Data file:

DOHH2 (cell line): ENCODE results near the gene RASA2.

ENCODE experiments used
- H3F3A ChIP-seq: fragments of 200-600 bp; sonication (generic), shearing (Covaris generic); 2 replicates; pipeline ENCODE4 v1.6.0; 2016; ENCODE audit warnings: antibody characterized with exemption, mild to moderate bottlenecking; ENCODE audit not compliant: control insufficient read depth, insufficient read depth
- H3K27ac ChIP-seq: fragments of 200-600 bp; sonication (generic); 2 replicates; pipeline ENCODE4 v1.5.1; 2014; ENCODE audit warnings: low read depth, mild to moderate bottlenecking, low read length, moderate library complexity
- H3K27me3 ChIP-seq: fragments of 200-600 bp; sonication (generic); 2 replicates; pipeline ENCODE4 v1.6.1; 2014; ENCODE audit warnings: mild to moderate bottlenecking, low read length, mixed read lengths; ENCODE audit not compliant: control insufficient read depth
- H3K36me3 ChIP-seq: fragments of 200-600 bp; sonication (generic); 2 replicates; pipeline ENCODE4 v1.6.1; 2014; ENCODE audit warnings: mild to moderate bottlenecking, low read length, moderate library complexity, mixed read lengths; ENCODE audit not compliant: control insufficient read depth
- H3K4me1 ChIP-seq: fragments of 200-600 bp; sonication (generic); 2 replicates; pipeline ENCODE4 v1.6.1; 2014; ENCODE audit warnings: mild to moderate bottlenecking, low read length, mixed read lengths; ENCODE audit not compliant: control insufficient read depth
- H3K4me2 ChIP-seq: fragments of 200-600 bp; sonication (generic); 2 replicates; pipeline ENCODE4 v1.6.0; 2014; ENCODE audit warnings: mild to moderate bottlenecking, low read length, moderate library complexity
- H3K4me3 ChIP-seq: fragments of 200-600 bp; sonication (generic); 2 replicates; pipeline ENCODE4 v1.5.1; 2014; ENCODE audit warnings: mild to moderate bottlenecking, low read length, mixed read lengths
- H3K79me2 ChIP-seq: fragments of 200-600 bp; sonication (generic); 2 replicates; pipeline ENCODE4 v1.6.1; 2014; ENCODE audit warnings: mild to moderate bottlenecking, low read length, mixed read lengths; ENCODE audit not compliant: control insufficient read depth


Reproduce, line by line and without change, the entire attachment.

DOHH2 (cell line): ENCODE results near the gene RASA2.

ENCODE experiments used
- H3F3A ChIP-seq: fragments of 200-600 bp; sonication (generic), shearing (Covaris generic); 2 replicates; pipeline ENCODE4 v1.6.0; 2016; ENCODE audit warnings: antibody characterized with exemption, mild to moderate bottlenecking; ENCODE audit not compliant: control insufficient read depth, insufficient read depth
- H3K27ac ChIP-seq: fragments of 200-600 bp; sonication (generic); 2 replicates; pipeline ENCODE4 v1.5.1; 2014; ENCODE audit warnings: low read depth, mild to moderate bottlenecking, low read length, moderate library complexity
- H3K27me3 ChIP-seq: fragments of 200-600 bp; sonication (generic); 2 replicates; pipeline ENCODE4 v1.6.1; 2014; ENCODE audit warnings: mild to moderate bottlenecking, low read length, mixed read lengths; ENCODE audit not compliant: control insufficient read depth
- H3K36me3 ChIP-seq: fragments of 200-600 bp; sonication (generic); 2 replicates; pipeline ENCODE4 v1.6.1; 2014; ENCODE audit warnings: mild to moderate bottlenecking, low read length, moderate library complexity, mixed read lengths; ENCODE audit not compliant: control insufficient read depth
- H3K4me1 ChIP-seq: fragments of 200-600 bp; sonication (generic); 2 replicates; pipeline ENCODE4 v1.6.1; 2014; ENCODE audit warnings: mild to moderate bottlenecking, low read length, mixed read lengths; ENCODE audit not compliant: control insufficient read depth
- H3K4me2 ChIP-seq: fragments of 200-600 bp; sonication (generic); 2 replicates; pipeline ENCODE4 v1.6.0; 2014; ENCODE audit warnings: mild to moderate bottlenecking, low read length, moderate library complexity
- H3K4me3 ChIP-seq: fragments of 200-600 bp; sonication (generic); 2 replicates; pipeline ENCODE4 v1.5.1; 2014; ENCODE audit warnings: mild to moderate bottlenecking, low read length, mixed read lengths
- H3K79me2 ChIP-seq: fragments of 200-600 bp; sonication (generic); 2 replicates; pipeline ENCODE4 v1.6.1; 2014; ENCODE audit warnings: mild to moderate bottlenecking, low read length, mixed read lengths; ENCODE audit not compliant: control insufficient read depth